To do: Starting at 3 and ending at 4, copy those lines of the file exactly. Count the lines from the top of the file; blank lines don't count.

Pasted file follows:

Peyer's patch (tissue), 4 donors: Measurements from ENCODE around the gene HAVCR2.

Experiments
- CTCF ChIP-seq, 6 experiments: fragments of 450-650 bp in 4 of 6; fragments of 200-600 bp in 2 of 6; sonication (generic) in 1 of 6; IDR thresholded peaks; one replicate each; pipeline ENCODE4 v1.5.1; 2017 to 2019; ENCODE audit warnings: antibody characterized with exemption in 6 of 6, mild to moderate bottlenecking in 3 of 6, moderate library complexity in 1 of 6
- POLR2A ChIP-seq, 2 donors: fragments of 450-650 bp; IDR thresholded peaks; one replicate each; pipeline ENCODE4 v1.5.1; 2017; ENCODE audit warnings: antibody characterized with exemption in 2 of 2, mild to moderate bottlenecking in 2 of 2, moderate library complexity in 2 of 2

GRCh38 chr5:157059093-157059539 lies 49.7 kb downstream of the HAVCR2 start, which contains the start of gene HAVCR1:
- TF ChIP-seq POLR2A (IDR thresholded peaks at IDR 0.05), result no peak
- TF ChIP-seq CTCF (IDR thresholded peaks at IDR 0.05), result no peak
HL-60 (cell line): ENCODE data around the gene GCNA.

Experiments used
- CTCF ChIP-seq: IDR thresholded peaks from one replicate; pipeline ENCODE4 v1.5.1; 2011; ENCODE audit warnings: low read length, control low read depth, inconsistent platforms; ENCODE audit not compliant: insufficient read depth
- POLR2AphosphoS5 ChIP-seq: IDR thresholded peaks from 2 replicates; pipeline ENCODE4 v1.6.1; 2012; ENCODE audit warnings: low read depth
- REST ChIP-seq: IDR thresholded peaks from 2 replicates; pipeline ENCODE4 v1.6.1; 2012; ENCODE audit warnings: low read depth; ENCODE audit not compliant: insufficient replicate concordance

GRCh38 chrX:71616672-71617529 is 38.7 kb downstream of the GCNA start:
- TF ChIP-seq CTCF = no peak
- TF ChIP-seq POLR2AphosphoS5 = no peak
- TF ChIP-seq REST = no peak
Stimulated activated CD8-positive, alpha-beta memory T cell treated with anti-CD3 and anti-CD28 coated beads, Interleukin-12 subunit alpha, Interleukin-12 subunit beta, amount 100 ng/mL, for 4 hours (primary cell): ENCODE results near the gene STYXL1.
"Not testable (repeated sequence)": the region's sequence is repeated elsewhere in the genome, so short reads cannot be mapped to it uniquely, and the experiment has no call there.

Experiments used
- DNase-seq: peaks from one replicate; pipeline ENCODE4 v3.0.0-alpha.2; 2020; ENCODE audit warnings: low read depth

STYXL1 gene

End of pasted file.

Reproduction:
- CTCF ChIP-seq, 6 experiments: fragments of 450-650 bp in 4 of 6; fragments of 200-600 bp in 2 of 6; sonication (generic) in 1 of 6; IDR thresholded peaks; one replicate each; pipeline ENCODE4 v1.5.1; 2017 to 2019; ENCODE audit warnings: antibody characterized with exemption in 6 of 6, mild to moderate bottlenecking in 3 of 6, moderate library complexity in 1 of 6
- POLR2A ChIP-seq, 2 donors: fragments of 450-650 bp; IDR thresholded peaks; one replicate each; pipeline ENCODE4 v1.5.1; 2017; ENCODE audit warnings: antibody characterized with exemption in 2 of 2, mild to moderate bottlenecking in 2 of 2, moderate library complexity in 2 of 2